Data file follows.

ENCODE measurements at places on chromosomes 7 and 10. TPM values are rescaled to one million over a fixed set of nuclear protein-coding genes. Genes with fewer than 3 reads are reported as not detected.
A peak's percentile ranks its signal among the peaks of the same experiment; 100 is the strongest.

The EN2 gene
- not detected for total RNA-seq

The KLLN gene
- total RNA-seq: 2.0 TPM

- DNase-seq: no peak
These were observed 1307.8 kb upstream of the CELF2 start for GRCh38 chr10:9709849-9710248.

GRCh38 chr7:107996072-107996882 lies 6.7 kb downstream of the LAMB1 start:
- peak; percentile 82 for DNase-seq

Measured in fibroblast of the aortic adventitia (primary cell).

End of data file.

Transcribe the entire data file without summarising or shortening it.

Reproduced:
ENCODE measurements at places on chromosomes 7 and 10. TPM values are rescaled to one million over a fixed set of nuclear protein-coding genes. Genes with fewer than 3 reads are reported as not detected.
A peak's percentile ranks its signal among the peaks of the same experiment; 100 is the strongest.

The EN2 gene
- not detected for total RNA-seq

The KLLN gene
- total RNA-seq: 2.0 TPM

- DNase-seq: no peak
These were observed 1307.8 kb upstream of the CELF2 start for GRCh38 chr10:9709849-9710248.

GRCh38 chr7:107996072-107996882 lies 6.7 kb downstream of the LAMB1 start:
- peak; percentile 82 for DNase-seq

Measured in fibroblast of the aortic adventitia (primary cell).